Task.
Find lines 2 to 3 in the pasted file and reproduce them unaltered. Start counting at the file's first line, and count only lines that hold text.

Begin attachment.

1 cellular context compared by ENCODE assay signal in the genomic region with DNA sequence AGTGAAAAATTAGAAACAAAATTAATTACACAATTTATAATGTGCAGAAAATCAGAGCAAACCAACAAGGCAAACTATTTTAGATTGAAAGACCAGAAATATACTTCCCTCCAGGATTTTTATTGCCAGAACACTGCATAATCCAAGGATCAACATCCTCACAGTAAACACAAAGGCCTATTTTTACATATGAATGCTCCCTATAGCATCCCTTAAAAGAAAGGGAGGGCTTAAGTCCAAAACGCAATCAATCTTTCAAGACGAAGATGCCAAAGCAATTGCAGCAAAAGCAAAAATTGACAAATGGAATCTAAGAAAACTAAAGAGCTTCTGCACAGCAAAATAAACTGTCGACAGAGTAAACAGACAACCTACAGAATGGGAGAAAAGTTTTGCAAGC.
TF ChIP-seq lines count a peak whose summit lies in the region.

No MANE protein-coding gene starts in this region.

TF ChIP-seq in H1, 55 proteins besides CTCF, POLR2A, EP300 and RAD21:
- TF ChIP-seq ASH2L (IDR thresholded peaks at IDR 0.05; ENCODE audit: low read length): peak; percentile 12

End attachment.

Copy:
TF ChIP-seq lines count a peak whose summit lies in the region.

No MANE protein-coding gene starts in this region.